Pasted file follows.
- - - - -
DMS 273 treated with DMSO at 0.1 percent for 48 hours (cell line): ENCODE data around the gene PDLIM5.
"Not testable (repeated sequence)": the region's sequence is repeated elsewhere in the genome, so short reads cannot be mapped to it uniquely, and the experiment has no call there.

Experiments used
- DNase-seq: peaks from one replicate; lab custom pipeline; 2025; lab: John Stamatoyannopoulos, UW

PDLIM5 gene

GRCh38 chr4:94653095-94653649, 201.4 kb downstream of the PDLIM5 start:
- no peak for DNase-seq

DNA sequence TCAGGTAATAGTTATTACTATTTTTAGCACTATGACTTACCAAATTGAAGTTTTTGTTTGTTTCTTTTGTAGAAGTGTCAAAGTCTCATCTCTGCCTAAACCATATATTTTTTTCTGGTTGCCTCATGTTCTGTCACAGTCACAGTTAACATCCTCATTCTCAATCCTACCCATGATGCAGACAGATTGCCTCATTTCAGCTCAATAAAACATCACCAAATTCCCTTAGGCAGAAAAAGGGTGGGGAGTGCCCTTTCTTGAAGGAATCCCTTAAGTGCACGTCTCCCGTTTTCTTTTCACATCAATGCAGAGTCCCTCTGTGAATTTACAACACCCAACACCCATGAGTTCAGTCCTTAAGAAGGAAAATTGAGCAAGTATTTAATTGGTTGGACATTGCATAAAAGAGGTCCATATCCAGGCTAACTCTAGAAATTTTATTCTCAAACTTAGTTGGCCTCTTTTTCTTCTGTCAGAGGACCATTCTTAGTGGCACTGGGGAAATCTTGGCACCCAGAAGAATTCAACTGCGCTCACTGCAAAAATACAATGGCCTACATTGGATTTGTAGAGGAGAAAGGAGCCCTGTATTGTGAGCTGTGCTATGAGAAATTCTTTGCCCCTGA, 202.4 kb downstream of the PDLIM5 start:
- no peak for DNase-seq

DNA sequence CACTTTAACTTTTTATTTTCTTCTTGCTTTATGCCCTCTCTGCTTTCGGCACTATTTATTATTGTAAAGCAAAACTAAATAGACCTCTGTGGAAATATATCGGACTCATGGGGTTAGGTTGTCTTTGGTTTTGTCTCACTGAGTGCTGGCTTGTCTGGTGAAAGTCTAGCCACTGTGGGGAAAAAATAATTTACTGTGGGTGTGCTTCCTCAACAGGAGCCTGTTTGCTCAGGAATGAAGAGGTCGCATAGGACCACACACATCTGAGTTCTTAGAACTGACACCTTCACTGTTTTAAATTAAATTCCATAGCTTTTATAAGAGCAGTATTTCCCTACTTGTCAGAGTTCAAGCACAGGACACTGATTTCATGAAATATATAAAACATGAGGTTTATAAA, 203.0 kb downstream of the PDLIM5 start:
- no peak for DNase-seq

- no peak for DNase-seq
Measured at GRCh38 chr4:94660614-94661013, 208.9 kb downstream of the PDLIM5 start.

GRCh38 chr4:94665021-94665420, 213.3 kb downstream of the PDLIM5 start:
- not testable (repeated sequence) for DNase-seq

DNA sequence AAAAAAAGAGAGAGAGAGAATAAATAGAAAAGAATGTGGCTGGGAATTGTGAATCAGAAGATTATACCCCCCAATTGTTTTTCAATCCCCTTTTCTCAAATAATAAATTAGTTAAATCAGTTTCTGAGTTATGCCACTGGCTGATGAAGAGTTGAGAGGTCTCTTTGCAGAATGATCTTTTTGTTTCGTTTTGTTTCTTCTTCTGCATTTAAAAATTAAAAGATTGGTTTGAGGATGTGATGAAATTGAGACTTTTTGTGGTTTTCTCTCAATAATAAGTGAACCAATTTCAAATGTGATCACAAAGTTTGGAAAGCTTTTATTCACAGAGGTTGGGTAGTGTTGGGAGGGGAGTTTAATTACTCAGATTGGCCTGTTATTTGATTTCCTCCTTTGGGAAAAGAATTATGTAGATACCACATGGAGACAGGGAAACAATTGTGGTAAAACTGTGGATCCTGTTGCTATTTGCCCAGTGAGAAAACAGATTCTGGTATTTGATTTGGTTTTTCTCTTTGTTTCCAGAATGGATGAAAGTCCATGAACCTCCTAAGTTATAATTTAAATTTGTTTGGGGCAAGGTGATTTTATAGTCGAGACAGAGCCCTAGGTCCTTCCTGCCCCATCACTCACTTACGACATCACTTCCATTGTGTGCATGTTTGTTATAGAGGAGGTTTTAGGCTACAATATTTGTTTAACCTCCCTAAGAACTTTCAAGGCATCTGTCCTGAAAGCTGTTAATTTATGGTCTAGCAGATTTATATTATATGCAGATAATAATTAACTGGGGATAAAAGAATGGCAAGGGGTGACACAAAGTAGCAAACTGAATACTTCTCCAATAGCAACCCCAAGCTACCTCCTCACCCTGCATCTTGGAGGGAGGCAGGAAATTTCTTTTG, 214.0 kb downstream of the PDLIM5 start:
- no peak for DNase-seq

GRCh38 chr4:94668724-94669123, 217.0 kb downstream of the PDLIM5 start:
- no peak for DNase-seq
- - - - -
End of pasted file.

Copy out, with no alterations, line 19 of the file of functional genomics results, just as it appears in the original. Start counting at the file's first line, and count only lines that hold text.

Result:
- no peak for DNase-seq